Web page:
In the past year, some mildly obscure cognitive-enhancing compounds called “nootropics” have burst onto the scene. From the CBS show Limitless, based on the film of the same name, to a series of news pieces at CNN and elsewhere, nootropics are now starting to gain the attention of everyone from students to entrepreneurs. In fact, the Washington Post recently talked in-depth about nootropics with George Burke. The young Silicon Valley entrepreneur starts his day with a cocktail of cognitive enhancers and a microdose of LSD.
The Latest Trend: Micro-Dosing LSD
Micro-dosing LSD, which is illegal in most countries and often done alongside legal wakefulness enhancers like modafinil and nootropic supplements, has also recently become a hot topic in Silicon Valley. Just last spring, the Peak Performance conference, led by Dr. James Fadiman, expounded on the virtues of micro-dosing LSD for everything from anxiety relief, focus, better sleep, and expanded creativity and motivation. Dr. Fadiman recommends a minuscule amount that wouldn’t alter perception greatly, around one-tenth of a recreational dosage.
Burke, like many others, feels that cognitive enhancers will give him the edge he needs in the fast-paced, cutthroat world of California’s Silicon Valley. Burke told the Washington Post, “It’s not like every tech worker in Silicon Valley is taking nootropics to get ahead. It’s the few who are getting ahead who are using supplements to do that.”
San Francisco-based family practice doctor Vinh Ngo says, “People want to find an edge over their competitor — that’s how they got their position in the first place. I’m trying to give them a little more wiggle room — but in a safe way.”
The Origin of Nootropics
Romanian neuropharmacologist Dr. Corneliu Giurgea invented the original cognitive enhancers, now known as nootropics, in the 1960s. Beginning with the original nootropic, piracetam, the compounds in these enhancers are designed to be non-toxic and cause no major side effects. At the same time, they are intended to be neuroprotective and cognitive-enhancing.
Smart Drugs: Adderall and Ritalin vs. Nootropics
College students, entrepreneurs, and others with high-stress lifestyles using “smart drugs” to alleviate a heavy work load is nothing new. Everything from all-night caffeine-fueled cram sessions to prescribed or illicitly acquired prescription drugs for ADD and ADHD, including Ritalin and Adderall, have been frequently utilized.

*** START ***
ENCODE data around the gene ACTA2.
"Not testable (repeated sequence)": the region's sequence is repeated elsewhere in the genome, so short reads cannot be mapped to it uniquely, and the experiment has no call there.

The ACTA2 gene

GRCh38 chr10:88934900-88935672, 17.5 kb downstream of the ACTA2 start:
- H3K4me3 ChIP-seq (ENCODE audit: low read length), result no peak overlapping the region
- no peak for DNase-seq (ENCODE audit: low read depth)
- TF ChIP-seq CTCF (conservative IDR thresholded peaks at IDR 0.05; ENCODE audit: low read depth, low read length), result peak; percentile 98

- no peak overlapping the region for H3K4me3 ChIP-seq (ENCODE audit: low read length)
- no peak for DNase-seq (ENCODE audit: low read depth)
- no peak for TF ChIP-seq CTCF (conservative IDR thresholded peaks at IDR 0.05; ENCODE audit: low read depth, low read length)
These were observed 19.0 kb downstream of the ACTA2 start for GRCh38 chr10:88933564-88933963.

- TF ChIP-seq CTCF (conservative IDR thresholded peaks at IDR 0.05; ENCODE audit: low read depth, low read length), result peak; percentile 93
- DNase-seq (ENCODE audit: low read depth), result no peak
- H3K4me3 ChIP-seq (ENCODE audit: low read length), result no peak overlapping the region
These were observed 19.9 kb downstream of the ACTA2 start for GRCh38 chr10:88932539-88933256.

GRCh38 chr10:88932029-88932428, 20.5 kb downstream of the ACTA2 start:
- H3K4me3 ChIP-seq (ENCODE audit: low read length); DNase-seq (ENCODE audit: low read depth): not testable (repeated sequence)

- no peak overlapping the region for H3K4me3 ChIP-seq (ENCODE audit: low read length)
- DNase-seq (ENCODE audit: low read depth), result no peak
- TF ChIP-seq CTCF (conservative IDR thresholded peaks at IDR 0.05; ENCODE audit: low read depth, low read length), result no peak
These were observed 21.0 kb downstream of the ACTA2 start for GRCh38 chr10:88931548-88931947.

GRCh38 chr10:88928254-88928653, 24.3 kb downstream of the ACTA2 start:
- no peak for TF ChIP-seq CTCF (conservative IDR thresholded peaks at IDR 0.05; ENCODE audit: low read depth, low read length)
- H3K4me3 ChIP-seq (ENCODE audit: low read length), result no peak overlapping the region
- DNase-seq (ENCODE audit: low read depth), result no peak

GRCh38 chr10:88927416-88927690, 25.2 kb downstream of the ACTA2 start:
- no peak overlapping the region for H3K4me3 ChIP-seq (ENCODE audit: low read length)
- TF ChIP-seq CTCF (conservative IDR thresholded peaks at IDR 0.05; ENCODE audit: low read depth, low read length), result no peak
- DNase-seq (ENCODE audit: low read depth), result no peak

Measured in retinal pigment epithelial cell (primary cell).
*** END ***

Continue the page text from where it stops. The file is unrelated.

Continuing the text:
Unfortunately, use of excessive amounts of caffeine or non-prescription ADD drugs have notable side effects, and in the long term can have an overall deleterious effect on the brain’s functioning. For example, 26 percent of Adderall users end up with headaches, and 17 percent develop insomnia.
Nootropics are especially appealing for those who are concerned about the sustainability and long-term effects of what they are ingesting. Additionally, nootropics could be a safer alternative to cognitive enhancement medications such as Adderall because they appear to offer similar benefits without the risk of addiction or possible neurotoxicity.
Despite the fact that ADD and ADHD medications are occasionally used as study supplements, the term “smart drug” doesn’t apply very well when the potential long-term effects are considered. On the contrary, nootropics generally will not only provide a subtle boost to cognition but should also offer some neuroprotective benefits in the long and short term.
Nootropics for Beginners
According to Gizmodo, nootropic enthusiasts indicate that before you even dip your toe into the pool of cognitive enhancement supplements, it’s best to carefully research how they work. In fact, these users from Reddit’s /r/nootropics board recommend the simple stack of caffeine and L-theanine for nootropic newbies. L-theanine is a slightly sedating and focusing compound that’s found naturally in green tea leaves, which means that most people will have already ingested this substance and caffeine on numerous occasions throughout their life.
A basic racetam like piracetam, aniracetam, or oxiracetam stacked with a choline source is another combination that is often utilized by those who are ready to move past the beginner stack of caffeine and L-theanine. Some users claim that piracetam stacked with choline can inspire a Zen-like “flow state.” Another option for people who don’t want to mess with putting multiple nootropics together on their own is trying one of the many available pre-made stacks.
Nootropics are generally considered non-toxic and fairly free of side effects. Piracetam, for instance, has an LD50 rating of 2000. This rating indicates the amount of a compound that makes it toxic. By comparison, sodium chloride’s LD50 rating is 3000. Therefore, piracetam is technically safer than table salt. Take that with a few grains rather than a full bottle, though!
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